« PreviousContinue »
cognised at once that it was he who Then Tuzani, no longer able to was the assassin of the beautiful Ma- restrain himself, cried out—"Tell me, leca. Every expression that issued O soldier! destitute of honour or of from his mouth in praise of her beau- courage, why did you kill one so ty, went like a dagger to his heart, beautiful ? Know that this Moorish and he suffered so much from listening maiden was my only delight; that to the mournful tragedy, that his pale- she was my betrothed, and that your ness became so excessive as to be no- cruelty has deprived me of all my ticed by the soldiers. Making some hopes of happiness. It is to revenge excuse, he asked the soldier whether her that I have come hither; so draw he still retained any of the jewels which your sword, and defend yourself. We the Moor had worn. “Nothing re- shall soon see whether you will kill mains,” said he, “but a pair of ear- me as you killed her, thus triumphing rings, and another of gold, which I over two lives." took from her finger ; I sold all the Having said these words, Tuzani rest in Baza for want of money, and I commenced a furious attack upon the will sell them now to any one who de- soldier, who, though somewhat sursires them very willingly, in order to prised, did not lose his courage, but try, my fortune at the gaming-table opposed Tuzani with all the daring of with the price." "I will purchase a lion, and thus the combat continued them," said Tuzani, “if we can come for some time. But Tuzani, who, to an agreement, and I will bring besides being very valiant, was parthem to Velezel Blanco, and show ticularly well skilled in the managethem to a sister of the deceased who ment of the sword, grievously wounded is there in the service of the marquis.” his adversary, saying, at the same “Come with me, then, to the mess- time, “ Take, wretch, the just reward room," said the other, “and you can of thy barbarity. It is Maleca that see them, and buy them, if you are so sends it to you—she whom you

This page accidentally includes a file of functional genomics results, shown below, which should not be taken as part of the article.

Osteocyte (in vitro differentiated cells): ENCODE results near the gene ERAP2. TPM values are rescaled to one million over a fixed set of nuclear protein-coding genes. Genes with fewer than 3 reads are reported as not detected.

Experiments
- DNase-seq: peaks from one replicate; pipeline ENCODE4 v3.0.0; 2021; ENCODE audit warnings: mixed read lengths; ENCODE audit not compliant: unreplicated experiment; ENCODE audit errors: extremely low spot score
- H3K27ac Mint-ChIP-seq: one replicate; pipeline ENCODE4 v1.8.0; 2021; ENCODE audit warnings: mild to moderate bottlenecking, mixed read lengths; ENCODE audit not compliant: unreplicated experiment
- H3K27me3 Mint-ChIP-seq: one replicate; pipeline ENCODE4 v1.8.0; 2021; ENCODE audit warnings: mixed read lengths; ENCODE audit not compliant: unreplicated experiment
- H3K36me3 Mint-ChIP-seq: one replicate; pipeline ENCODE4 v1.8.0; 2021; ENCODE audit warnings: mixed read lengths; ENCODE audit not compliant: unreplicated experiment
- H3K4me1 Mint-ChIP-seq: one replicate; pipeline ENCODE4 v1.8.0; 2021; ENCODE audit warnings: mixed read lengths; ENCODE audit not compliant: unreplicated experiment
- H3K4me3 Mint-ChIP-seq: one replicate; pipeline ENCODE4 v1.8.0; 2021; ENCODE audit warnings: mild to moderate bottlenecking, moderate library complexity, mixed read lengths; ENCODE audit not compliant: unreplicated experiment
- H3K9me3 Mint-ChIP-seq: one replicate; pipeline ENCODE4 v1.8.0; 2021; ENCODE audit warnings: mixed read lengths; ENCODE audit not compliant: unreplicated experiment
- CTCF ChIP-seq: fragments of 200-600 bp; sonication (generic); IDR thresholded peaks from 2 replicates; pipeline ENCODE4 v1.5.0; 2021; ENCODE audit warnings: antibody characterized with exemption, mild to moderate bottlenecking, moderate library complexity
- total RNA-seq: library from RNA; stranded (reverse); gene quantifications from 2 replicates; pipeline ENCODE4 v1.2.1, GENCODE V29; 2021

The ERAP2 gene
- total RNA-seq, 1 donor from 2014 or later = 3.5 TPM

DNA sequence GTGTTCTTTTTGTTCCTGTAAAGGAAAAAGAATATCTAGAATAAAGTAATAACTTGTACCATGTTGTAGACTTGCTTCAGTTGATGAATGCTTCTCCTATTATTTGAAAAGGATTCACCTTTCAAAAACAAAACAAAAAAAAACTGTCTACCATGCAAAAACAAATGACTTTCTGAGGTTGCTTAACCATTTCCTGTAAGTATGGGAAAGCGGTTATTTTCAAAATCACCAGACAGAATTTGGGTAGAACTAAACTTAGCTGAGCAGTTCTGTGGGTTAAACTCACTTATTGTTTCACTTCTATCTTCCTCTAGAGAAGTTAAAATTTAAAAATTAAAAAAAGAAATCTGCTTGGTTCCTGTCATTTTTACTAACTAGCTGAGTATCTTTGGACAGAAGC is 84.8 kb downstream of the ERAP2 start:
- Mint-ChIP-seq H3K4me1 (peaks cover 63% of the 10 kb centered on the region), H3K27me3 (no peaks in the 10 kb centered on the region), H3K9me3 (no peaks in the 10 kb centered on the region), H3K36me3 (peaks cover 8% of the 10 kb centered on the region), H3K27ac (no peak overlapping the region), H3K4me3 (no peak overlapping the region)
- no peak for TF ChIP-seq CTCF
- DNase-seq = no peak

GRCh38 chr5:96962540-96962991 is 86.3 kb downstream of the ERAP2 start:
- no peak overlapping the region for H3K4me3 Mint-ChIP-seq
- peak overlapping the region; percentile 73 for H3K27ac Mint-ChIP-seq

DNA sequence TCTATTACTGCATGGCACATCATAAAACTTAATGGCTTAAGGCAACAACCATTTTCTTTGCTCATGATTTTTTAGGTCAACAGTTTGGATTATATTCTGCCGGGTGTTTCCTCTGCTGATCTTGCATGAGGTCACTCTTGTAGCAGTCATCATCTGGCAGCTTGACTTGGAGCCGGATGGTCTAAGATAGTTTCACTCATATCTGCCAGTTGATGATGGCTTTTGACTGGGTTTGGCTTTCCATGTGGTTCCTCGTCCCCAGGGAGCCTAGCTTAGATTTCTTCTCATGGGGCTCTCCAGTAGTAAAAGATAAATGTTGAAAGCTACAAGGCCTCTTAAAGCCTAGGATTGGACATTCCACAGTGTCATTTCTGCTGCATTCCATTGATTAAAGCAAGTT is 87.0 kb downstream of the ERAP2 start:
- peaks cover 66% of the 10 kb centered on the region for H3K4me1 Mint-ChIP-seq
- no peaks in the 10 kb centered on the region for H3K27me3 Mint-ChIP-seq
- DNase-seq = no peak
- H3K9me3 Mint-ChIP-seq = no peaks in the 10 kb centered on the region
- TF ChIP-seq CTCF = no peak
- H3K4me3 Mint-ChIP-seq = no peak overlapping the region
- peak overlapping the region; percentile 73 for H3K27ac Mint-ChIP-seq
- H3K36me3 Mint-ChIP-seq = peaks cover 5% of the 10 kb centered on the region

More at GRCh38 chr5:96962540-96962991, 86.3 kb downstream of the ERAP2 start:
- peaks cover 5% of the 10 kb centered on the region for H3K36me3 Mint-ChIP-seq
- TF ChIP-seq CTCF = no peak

slew disposed." Saying this, the soldier without any cause. and Tuzani withdrew, and on coming The soldier fell, mortally wounded, to the mess-room, the former drew and the revengeful Moor plunged his from a bag the ear-rings and the finger- sword a second time into his body, ring, which Tuzani at once recognised saying, “With two wounds you slew as having often seen in the possession my adored mistress, and with two of Maleca, at which he could not re- wounds you yourself must die.” Then strain his most bitter sighs and tears. replacing his sword in its scabbard, Checking them, however, he pur- he withdrew into the mountains, and chased the rings from the soldier, did not return into Andarax until and having placed them in his bosom, night. he proposed to him to pass a little out Tuzani being at length betrayed, of Andarax. Having reached some and delivered to Don John, asked this distance from the village, Tuzani, see- prince why he was arrested. But ing that the hour of his revenge had seeing that all was discovered, he come, said to the soldier, “If I show wished to deny nothing. you the portrait of that Moor whom “I am,” said he, " a native of Finis, you slew, will you recognise her?” a village between Cantoria and Pur"I have no doubt that I will,” said chena. I am a Moorish cavalier, and the soldier, “for so firmly are her my name is Tuzani. I have assumed features impressed upon my memory, this disguise in order to kill a wretch, that it does not appear an hour since who, in the assault of Galera, slew I killed her.” Tuzani then putting my mistress, who was the most beau. his hand into his breast, drew from tiful being on earth, when he could the lining of his doubtlet a piece of have made her his prisoner. I swore parchment, rolled carefully up, which that I would seek him, and that I contained the picture. Presenting it would kill him; and I did seek him, to the soldier, he said, “ Is this, per- and did kill him, two days ago. Such chance, the face of the beautiful Ma- is the truth ; let your highness do leca ?"' The soldier throwing his eyes with me as you please. If I die, I upon it, and being astonished at its will die content, because I have re. wonderful resemblance, exclaimed, “It venged my mistress, which was my is she, without doubt, and I tremble only desire. I hope in the goodness at beholding her."